Ferrari has announced that revenue is up 12% for the first three months of the year despite delivering 6% last cars than the first quarter of 2013. Company revenue hit $850 million with delivery of 1,699 models globally, 100 cars less than last year. Net profits soared to $75 million, a 5% increase over 2013.
Part of this success can be contributed to an ongoing strategy by Ferrari to produce fewer vehicles than demand requires. This technique was put in place to increase the value of both modern and vintage Ferraris. For the first quarter of 2014, Ferrari has reduced the number of units sent to Europe, Maranello’s second largest market. Another factor that has increased profits was the elimination of the entry level California.
Japan received twice as many cars in the first quarter 2014 with 128 units being delivered, 57 more than last year. Orders for mainland China, Hong Kong and Taiwan have grown 42% since January. The United States saw delivery of 494 models, an 8% increase.
It’s not every day that you get to witness a Ferrari 599 GTB attempting to drift around a collection of luxury vehicles that includes a blue Rolls-Royce Ghost, no less than two Ferrari 458 Italias, the new Corvette Stingray and several Ferrari Californias.
That is just the case for these to aspiring stunters who put their amateur talents on display at what appears to be the roof of a parking garage in the United Arab Emirates. The two were thoughtful enough to rig the 599 GTB with cameras that give us views from all angles inside and outside the car.
There is no doubt that the LaFerrari is a game changer for the future of Ferrari supercars. There have been suggestions in the past by Ferrari president, Luca di Montezemolo that the hybrid technology used in the LaFerrari could make its way into the next-generation of Ferraris. This would be in direct response to increasingly demanding emissions requirements. A series of design patent images recently revealed show that Ferrari is developing a new model, which may be a front-engine turbocharged hybrid that could possibly replace the Ferrari California.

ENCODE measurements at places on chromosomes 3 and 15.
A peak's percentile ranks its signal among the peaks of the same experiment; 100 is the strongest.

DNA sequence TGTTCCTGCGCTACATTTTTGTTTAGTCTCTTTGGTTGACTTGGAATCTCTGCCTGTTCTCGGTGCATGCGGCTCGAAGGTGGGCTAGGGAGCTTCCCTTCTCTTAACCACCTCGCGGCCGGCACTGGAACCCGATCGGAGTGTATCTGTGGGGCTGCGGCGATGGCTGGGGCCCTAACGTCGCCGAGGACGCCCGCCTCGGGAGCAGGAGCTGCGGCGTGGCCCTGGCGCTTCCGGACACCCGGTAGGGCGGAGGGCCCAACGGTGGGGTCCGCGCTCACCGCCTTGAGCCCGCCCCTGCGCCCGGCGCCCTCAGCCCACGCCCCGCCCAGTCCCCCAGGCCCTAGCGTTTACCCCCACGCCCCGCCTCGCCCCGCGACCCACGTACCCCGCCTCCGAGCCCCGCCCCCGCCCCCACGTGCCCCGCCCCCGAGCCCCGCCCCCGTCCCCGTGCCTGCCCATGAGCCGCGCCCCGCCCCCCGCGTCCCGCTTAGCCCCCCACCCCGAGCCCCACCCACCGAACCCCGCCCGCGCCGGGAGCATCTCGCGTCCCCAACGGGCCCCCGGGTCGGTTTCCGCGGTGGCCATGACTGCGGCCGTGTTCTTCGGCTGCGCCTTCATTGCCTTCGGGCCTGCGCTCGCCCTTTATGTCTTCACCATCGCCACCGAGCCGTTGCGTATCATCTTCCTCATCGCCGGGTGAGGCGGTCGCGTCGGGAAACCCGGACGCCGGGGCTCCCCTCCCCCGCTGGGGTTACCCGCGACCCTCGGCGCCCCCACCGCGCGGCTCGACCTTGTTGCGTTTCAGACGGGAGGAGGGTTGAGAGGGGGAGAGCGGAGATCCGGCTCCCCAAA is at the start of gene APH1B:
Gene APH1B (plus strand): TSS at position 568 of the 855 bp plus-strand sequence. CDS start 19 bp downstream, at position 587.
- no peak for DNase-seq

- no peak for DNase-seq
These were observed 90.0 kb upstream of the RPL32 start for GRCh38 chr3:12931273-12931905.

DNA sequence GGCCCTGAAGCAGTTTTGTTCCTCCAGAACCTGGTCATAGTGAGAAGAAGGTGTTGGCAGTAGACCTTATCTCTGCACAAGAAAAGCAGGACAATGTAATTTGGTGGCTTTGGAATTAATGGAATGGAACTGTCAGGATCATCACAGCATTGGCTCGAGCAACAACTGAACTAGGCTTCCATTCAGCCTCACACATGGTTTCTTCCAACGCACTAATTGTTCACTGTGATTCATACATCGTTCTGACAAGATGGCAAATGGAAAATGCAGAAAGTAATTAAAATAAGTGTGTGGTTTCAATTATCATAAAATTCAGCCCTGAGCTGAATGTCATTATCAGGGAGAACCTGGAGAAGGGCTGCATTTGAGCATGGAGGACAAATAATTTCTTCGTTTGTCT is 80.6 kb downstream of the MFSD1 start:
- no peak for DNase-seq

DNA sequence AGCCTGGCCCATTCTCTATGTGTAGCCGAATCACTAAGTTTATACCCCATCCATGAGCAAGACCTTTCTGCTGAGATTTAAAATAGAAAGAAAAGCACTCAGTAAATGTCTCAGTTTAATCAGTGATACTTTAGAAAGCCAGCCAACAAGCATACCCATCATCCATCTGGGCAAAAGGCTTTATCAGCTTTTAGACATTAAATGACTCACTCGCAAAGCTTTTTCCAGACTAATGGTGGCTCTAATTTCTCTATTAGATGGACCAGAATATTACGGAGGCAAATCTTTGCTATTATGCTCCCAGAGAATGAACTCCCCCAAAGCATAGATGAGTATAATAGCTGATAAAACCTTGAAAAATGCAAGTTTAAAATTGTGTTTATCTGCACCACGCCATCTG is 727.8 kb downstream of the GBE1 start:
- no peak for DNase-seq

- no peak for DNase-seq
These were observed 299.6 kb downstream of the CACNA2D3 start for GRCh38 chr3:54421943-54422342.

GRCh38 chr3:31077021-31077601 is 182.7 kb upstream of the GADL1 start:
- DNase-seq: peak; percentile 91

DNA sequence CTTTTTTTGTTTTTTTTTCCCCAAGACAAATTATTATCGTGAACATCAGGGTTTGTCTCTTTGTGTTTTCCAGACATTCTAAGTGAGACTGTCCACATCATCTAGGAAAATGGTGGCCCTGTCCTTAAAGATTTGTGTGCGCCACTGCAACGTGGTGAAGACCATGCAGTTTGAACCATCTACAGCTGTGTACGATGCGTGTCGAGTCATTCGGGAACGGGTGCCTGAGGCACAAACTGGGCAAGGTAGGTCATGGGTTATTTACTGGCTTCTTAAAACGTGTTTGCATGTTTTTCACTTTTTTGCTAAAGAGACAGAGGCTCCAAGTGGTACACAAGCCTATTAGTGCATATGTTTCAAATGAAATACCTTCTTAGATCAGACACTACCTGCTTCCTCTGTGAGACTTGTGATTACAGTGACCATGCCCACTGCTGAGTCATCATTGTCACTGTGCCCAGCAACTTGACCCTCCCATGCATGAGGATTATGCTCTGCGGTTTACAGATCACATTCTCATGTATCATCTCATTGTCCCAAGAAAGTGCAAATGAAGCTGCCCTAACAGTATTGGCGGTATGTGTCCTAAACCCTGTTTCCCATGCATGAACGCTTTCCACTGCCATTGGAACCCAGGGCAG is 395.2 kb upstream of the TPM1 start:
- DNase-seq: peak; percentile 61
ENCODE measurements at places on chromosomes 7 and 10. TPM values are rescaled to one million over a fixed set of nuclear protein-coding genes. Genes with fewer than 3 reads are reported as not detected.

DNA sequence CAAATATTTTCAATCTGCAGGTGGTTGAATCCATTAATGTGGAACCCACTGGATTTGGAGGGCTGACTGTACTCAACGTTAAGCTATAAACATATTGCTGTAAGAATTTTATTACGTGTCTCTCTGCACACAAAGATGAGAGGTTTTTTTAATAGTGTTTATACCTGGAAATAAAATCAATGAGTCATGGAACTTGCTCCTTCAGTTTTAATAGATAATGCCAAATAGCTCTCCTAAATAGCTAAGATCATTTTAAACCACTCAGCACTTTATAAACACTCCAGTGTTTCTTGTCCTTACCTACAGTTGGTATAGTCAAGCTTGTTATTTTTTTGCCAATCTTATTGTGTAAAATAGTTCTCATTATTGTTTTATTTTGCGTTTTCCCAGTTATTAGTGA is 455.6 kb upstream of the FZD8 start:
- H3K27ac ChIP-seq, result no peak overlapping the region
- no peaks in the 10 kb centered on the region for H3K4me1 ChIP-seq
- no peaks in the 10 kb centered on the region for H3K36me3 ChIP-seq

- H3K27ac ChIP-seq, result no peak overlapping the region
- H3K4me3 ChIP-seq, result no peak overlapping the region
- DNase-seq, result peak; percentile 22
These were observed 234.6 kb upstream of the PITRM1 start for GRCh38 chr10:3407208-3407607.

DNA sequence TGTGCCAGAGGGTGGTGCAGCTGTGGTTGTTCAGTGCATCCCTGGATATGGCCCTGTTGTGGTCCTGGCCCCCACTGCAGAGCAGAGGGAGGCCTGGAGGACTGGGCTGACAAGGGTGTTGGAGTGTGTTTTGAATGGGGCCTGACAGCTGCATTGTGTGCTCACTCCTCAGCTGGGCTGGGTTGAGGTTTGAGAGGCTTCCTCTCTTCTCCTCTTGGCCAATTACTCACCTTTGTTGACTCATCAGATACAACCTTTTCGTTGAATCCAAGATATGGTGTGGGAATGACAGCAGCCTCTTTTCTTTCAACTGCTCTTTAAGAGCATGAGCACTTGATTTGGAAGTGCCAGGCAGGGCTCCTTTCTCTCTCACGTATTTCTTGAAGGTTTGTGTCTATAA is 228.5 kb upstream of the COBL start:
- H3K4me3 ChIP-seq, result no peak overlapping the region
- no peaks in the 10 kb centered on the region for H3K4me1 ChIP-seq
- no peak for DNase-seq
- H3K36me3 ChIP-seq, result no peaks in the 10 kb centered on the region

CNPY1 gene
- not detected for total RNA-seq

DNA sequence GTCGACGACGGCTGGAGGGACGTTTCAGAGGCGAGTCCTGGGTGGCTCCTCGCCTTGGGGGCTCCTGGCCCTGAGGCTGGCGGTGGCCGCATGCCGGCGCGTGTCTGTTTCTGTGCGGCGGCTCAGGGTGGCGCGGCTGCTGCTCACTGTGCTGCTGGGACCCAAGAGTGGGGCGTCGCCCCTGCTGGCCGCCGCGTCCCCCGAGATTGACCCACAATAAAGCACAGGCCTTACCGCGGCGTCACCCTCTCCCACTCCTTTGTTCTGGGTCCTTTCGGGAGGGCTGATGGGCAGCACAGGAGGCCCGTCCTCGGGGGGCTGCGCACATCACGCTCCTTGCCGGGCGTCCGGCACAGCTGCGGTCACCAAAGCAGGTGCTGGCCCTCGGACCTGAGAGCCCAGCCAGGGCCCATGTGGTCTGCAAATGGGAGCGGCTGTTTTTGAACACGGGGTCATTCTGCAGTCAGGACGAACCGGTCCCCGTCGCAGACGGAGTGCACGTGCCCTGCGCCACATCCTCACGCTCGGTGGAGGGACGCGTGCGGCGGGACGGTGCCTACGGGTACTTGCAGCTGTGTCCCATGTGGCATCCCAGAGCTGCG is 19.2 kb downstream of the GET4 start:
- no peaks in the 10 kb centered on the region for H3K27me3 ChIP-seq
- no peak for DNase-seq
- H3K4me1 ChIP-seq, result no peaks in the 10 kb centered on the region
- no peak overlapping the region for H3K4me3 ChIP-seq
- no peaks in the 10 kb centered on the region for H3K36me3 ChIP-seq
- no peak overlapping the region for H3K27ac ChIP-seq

Pictures circulating online after patents were submitted, reveal a vehicle that takes most of its cues from current Ferrari’s, including the front and rear styling of the FF. The lights shown in this illustration are consistent with the lights currently used on the Ferrari 458, F12 Berlinetta and FF. The lower valance displayed in these diagrams appears to be a hybrid between what is found on the Ferrari FF and the F12 Berlinetta. Even with the illustration appearing to show a fixed-roof coupe, there are prominent cut lines in the roof that strongly suggest that a production version could include a removable roof panel or a folding metal hard top, similar to what is currently used on the Ferrari California.
The current Ferrari California is a rear-drive vehicle powered by a naturally aspirated V8 engine that produces 483 horsepower and 375lb-ft of torque capable of doing 0-60 in less than 4 seconds. A slightly disguised Ferrari California was seen testing with what was rumored to be a twin-turbocharged 3.8 liter V8 that is currently found in the Maserati Quattroporte and delivers 523 horsepower and 523lb-ft of torque. These sightings and the release of patent images strongly suggest that we may see a replacement vehicle for the Ferrari California by 2017.
Toronto lawyer Howard Levitt found himself in a precarious situation last July while trying to get to the airport during a rain storm. Sitting behind the wheel of his 2010 Ferrari California valued at $200,000, Levitt noticed that the tunnel he was passing through was beginning to fill with water. Determined to make his court appearance the next day, Howard decided to abandon his Ferrari in the tunnel and take a cab to the airport, according to the National Post.